c. 2007 Religion News Service
NEW ORLEANS _ By the side of a grave in Metairie Cemetery, Lise Naccari bowed her head, held her husband’s hand and let herself grieve.
Hers was a subdued grief, a polite grief. Her eyes were moist, but she held her composure as the priest intoned a blessing that should, at a funeral with four tiny caskets, have been cause for unruly emotion.
“Lord God, ever caring and gentle,” said the Rev. Joseph Cazenavette, “we commit to your love these little ones who brought joy to the lives of those of us here for so short a time.”
A short time, indeed.
Naccari was mourning the demise of three fetuses recovered from the New Orleans sewer system and of one stillborn infant that was delivered at a downtown hospital and abandoned there by its mother.
As she stepped forward to give her eulogy, she acknowledged that the mourners were a crowd of strangers who knew nothing about the fetuses or the parents who lost them.
“Today we have done something that a mother and a father should have done,” she said.
Naccari is a homemaker and occasional religion teacher who has taken a core Roman Catholic belief _ the right to life _ and extrapolated from it the unusual practice of burying even the smallest wisps of human existence.
The bodies she claims are unwanted. She usually hears about them on news reports and calls the coroners in New Orleans and Jefferson Parish about claiming them if family members don’t.
M.A. Goldman, a forensic investigator at the Jefferson Parish coroner’s office, said he is grateful that Naccari conducts the funerals. Without them, the remains would end up in a mass grave.
“A pauper’s burial is a very undignified way to be buried,” Goldman said.
Among the eight bodies Naccari has interred since 2003, only the first was the product of an abortion. The others include the three flushed down the city sewer system, possibly the result of miscarriages; the unclaimed stillborn; a premature baby recovered from a Dumpster; and two full-term infants killed by their mothers shortly after birth.
“I just feel like this is human life. These are human beings, and they don’t belong in the trash. They don’t belong in the sewer,” Naccari said.
She and a small group of like-minded people attend to the quixotic task of sewing burial gowns, building caskets and bestowing names on the tiny bodies that would otherwise be buried, unmarked, in a potter’s field.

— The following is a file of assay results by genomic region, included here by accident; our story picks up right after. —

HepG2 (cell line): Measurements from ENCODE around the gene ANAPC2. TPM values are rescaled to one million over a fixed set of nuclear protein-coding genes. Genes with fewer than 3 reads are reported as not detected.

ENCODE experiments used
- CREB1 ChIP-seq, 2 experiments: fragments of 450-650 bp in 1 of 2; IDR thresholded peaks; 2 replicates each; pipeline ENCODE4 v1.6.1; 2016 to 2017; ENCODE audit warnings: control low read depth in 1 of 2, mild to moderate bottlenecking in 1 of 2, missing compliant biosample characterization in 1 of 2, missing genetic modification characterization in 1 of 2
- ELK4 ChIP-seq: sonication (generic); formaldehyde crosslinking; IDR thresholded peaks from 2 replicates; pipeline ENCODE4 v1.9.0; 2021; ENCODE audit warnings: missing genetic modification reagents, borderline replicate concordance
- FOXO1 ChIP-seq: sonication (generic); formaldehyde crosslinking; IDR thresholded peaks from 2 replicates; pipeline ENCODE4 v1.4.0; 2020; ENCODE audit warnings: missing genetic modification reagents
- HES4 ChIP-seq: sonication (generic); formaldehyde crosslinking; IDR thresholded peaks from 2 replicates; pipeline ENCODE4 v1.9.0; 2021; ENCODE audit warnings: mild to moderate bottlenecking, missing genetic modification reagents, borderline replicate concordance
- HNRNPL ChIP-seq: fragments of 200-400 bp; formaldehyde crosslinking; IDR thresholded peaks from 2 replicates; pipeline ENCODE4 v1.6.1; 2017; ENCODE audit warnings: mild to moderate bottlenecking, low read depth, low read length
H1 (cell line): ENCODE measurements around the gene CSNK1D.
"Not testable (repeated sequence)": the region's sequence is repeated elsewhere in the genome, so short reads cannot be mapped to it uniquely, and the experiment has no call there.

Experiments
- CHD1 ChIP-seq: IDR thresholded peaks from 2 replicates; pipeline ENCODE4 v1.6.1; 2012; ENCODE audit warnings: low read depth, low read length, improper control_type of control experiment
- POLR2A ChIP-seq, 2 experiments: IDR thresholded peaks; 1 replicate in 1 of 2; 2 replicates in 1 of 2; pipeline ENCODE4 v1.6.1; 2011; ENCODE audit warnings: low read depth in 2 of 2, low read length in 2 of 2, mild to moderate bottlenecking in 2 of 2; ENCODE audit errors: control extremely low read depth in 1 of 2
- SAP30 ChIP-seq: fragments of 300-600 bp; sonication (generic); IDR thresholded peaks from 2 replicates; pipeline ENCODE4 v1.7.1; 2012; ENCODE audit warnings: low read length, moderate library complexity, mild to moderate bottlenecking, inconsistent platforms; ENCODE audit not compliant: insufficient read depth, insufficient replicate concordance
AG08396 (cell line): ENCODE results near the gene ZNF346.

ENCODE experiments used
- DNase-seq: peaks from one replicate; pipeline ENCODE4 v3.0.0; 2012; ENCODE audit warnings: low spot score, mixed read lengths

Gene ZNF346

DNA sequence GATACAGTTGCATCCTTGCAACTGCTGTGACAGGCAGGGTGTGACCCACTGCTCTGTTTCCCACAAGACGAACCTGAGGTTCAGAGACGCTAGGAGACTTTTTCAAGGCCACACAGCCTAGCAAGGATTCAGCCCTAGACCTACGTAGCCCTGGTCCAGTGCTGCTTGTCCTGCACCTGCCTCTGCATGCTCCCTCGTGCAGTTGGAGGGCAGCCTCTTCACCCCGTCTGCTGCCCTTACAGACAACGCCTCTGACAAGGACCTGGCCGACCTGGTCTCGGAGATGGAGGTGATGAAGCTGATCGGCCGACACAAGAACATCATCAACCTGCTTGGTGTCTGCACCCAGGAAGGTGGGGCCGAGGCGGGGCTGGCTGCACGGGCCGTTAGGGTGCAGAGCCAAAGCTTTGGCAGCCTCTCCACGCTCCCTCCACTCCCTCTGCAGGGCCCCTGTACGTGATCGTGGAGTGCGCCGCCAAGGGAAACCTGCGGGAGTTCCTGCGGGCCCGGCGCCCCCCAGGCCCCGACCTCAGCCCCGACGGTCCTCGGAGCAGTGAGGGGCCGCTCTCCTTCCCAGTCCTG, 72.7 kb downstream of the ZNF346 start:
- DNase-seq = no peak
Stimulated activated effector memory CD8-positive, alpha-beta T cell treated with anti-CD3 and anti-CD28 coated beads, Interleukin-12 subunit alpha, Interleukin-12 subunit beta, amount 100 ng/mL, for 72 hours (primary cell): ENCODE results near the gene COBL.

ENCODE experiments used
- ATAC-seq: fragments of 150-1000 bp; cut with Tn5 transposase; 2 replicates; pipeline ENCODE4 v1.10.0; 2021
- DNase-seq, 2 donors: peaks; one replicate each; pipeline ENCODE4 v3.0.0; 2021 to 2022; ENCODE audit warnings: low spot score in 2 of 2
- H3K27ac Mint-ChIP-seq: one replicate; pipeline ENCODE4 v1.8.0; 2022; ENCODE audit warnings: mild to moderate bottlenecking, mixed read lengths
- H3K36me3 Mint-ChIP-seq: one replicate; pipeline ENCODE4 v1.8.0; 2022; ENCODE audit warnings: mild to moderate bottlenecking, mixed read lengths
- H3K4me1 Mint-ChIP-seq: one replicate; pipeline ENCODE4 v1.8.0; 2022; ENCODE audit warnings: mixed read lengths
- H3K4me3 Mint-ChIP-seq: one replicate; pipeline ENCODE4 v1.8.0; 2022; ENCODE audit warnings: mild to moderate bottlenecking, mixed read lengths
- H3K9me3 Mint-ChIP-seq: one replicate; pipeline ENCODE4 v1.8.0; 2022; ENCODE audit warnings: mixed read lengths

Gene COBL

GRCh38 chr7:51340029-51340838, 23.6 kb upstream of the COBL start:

As Naccari and two dozen supporters made their way to the cemetery Wednesday (June 20) from St. Edward the Confessor Church, four tiny wooden coffins waited by a full-sized grave, suitable for one adult or as many as nine tiny corpses.
One of the caskets was smaller than the others, the body inside smaller than the palm of an adult’s hand.
Knights of Columbus in full regalia flanked the grave and raised their swords in tribute as a guitarist and trumpet player led the audience in hymns.
Mourners clutched roses that they tossed on the miniature caskets at the end of the ceremony.
Naccari began these burials as a way of mourning the death of her mother in 2002 and the loss, many years before, of a child to miscarriage.
For her, the graveside ceremonies are an act of storytelling, of giving truncated lives a small narrative arc. She gives them names or asks friends to do so.
The four bodies interred this week have the last name Boudreaux, after the Covington couple, Donald and Judy Boudreaux, who donated the cemetery plot.
“Maybe all the ritual of what I’m doing here is an act of love, a way of saying, `I acknowledge your presence in this world _ that you were here, you were a human being, you were created by God,”’ Naccari said.
Naccari said her funeral efforts are not political theater or a new tactic in the anti-abortion movement. If she is trying to spread any sort of political message, she said, it is awareness of the state’s safe haven law, which allows women to give up their babies at hospitals or fire stations without fear of prosecution.
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At least two other groups, one in California and one in Missouri, hold burials for infants abandoned by their parents. But Thomas Long, a professor of preaching at Candler School of Theology at Emory University, said he believes the practice is rare.
He sees Naccari’s efforts as part of a growing practice in hospitals of helping parents grieve the loss of a child that a woman had expected to carry to term. If a woman had a miscarriage or a still birth several decades ago, the hospital probably would incinerate the remains immediately.
“Over the last 30 years, many hospital chaplains have developed homemade rituals and worship services for stillborns or miscarriages,” Long said. “There have even been some burial services for amputated limbs.”
KRE/PH/LF END MORAN
(Kate Moran writes for The Times-Picayune in New Orleans.)